The Finals

Prairie Fire Winery Chambourcin Kansas Dry 2011 (Wichita State) vs. L. Mawby Blanc de Noirs Leelanau Peninsula NV (University of Michigan)

Result: There were hardly two more different wines in this bracket, but like many a strong matchup, the strengths of the red and the bubbly played well against each other. The Kansas Chambourcin impressed with its lightness and dexterity, sporting cranberry, potpourri, candied cherry, plum and dried strawberries.

But a powerhouse performance by the Mawby Blanc de Noirs put this one away. A 100-percent Leelanau Pinot Noir, this was bottled in February 2009 and disgorged this past August, given a minimum dosage with 0.8 percent residual sugar, which places it in the brut style. Fresh, taut and crisp were the go-to descriptions here, with golden apple, white peach and almond skin elements, topped by a frothy mousse, all playing together in harmony as a good team does.

Congratulations to Larry Mawby and his team at L. Mawby. Based on our past Final Four champion-predicting performances, L. Mawby tasting room staffers can expect to be selling a lot of Sex this weekend after the Wolverines inevitably lose.

Daniel Tranberg
Bellaire, MI USA —  April 9, 2013 11:28pm ET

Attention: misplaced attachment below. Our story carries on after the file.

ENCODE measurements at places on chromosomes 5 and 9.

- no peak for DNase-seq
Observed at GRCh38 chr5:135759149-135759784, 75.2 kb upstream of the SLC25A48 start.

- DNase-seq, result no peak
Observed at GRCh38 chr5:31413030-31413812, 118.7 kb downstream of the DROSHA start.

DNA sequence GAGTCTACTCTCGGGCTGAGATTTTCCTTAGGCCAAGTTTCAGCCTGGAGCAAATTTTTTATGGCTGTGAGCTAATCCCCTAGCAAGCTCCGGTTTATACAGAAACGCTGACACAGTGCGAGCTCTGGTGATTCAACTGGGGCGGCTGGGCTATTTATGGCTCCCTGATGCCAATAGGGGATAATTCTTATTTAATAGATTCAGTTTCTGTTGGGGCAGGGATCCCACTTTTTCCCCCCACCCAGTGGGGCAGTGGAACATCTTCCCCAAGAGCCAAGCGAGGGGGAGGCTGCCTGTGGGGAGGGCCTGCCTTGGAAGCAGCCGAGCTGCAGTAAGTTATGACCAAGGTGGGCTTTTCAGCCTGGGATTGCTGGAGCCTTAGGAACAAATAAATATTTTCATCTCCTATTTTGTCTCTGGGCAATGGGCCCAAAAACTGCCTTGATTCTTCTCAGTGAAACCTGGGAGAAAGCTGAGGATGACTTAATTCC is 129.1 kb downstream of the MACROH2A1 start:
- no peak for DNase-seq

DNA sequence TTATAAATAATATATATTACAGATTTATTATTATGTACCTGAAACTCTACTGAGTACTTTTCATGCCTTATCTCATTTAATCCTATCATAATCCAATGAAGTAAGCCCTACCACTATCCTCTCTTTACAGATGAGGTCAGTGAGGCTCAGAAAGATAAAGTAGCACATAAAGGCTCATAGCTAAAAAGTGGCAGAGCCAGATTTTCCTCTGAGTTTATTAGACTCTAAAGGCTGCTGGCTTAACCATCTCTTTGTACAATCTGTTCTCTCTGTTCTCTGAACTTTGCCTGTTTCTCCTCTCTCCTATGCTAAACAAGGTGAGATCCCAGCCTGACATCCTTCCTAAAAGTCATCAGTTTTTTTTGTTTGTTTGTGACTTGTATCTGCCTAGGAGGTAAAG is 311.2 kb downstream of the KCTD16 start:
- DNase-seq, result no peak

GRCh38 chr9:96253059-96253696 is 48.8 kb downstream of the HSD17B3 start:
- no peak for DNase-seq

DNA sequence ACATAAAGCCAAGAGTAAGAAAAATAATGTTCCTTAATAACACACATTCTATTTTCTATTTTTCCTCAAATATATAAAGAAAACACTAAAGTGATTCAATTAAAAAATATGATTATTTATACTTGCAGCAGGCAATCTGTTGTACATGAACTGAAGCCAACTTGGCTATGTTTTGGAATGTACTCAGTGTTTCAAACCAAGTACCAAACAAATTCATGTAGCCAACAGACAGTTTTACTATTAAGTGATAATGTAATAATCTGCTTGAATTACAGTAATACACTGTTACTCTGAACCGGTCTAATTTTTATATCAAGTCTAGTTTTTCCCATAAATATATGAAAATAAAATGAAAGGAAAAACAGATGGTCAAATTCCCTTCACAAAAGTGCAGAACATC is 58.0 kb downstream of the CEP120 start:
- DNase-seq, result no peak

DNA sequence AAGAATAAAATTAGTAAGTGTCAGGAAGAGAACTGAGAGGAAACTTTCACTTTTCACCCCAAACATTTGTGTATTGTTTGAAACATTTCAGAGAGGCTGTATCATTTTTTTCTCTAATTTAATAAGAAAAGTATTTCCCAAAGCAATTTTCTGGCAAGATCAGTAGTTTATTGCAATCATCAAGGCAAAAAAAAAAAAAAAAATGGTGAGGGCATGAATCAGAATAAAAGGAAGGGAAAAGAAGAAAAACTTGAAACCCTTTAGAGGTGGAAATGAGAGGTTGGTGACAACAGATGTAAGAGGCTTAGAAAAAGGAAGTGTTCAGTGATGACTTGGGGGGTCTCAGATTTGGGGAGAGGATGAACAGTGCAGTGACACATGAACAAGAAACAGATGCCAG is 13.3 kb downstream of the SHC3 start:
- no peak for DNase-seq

It is great to see Wine Spectator pay some attention to Michigan wines. Although I still prefer my reds from Napa Valley, most of the white wines and the sparkling wines in Northern Michigan are wonderful, and the red wines (cabernet franc, pinot noir, merlot, and others) are getting increasingly good. In a great year some of the pinot noir's can rival anything California or Oregon have to offer! The only problem with the reds is the weather. The whites always seem to turn out wonderful, but good reds are heavily dependent on "near perfect" weather conditions. Luckily, we have had a couple of good back to back years (2010 & 2011) and both 2007 and 2005 were very good as well. It was so cold in 2009 some wineries did not even make any reds or just made some sparklers with them. While I am not a fan of UM per se, (I'm a big Spartan fan), I am a fan of the Big 10. So, if Tom Izzo takes the Spartans back to the final four in the future, will you continue to take a look at some of the wineries from Northern Michigan?